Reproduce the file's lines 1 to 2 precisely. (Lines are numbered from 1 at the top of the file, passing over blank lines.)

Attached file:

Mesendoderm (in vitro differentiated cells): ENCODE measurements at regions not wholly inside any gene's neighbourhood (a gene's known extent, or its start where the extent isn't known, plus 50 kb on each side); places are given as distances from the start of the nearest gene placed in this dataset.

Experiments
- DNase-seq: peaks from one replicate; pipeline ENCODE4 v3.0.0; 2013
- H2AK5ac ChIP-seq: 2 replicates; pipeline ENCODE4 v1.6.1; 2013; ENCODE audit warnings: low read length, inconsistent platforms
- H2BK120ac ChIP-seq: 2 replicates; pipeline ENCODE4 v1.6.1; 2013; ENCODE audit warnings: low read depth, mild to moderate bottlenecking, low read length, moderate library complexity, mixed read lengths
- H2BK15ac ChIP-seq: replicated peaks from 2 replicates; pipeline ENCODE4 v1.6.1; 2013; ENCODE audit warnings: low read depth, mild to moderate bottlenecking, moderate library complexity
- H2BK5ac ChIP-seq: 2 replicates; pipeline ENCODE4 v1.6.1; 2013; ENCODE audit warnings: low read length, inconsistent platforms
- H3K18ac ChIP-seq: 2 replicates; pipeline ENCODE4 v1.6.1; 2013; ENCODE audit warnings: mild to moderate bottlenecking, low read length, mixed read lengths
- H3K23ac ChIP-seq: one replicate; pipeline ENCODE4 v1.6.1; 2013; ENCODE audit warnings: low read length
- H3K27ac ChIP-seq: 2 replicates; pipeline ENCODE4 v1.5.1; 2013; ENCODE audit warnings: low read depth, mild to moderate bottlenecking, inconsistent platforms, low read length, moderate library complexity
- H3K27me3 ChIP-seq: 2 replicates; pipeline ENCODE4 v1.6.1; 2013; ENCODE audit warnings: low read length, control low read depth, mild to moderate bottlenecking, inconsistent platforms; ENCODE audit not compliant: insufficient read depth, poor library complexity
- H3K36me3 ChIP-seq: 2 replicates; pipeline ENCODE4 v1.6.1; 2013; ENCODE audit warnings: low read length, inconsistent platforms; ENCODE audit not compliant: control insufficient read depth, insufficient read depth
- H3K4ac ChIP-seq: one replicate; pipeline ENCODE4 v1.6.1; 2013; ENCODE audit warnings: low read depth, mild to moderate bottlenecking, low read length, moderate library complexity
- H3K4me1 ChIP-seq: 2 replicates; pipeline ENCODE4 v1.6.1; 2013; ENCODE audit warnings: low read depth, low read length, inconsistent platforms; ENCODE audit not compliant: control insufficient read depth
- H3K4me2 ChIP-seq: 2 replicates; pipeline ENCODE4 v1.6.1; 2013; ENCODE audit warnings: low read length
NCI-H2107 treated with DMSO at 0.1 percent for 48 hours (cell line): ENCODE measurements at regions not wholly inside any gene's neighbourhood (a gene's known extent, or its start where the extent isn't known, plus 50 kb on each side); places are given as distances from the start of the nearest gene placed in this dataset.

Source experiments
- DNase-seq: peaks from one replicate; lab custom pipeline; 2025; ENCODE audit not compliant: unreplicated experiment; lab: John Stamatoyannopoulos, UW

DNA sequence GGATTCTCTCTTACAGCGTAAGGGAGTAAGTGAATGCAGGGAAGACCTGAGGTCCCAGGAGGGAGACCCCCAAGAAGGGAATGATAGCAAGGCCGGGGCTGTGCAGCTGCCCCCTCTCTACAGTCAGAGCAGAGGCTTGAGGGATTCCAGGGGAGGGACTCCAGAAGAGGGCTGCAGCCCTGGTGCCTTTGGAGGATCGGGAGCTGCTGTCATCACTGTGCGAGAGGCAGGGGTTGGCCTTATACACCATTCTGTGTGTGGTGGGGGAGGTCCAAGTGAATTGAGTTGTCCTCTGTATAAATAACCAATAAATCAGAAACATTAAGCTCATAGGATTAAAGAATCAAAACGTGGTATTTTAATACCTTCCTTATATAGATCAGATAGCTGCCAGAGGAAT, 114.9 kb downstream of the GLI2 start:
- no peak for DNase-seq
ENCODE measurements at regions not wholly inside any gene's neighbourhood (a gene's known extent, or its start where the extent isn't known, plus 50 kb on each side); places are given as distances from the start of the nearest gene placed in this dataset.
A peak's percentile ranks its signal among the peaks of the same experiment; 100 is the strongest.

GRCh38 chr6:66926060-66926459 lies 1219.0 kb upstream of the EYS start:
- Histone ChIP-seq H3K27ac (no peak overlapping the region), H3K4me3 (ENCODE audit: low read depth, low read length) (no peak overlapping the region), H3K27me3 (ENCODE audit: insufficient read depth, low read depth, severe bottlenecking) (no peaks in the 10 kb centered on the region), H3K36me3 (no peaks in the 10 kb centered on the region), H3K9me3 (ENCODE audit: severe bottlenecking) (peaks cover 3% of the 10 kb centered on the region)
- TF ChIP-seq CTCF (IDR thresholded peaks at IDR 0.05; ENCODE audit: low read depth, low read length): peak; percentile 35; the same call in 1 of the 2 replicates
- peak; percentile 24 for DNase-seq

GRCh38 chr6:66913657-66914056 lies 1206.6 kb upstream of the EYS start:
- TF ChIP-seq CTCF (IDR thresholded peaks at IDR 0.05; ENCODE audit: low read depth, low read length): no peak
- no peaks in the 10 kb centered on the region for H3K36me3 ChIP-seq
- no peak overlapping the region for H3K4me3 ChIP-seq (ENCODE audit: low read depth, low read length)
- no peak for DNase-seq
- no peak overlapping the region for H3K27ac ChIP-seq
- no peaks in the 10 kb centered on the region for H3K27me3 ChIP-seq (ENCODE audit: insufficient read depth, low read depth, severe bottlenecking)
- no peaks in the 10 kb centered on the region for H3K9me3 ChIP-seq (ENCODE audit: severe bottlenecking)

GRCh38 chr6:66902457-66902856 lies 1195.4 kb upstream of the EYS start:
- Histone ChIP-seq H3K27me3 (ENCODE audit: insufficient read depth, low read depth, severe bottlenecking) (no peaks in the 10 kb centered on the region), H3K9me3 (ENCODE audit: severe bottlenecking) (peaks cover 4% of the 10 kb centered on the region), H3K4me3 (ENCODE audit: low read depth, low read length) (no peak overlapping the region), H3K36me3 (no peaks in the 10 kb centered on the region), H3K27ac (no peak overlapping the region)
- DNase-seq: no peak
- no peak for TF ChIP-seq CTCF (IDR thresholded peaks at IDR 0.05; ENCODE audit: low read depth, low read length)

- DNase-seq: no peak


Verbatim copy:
Mesendoderm (in vitro differentiated cells): ENCODE measurements at regions not wholly inside any gene's neighbourhood (a gene's known extent, or its start where the extent isn't known, plus 50 kb on each side); places are given as distances from the start of the nearest gene placed in this dataset.

Experiments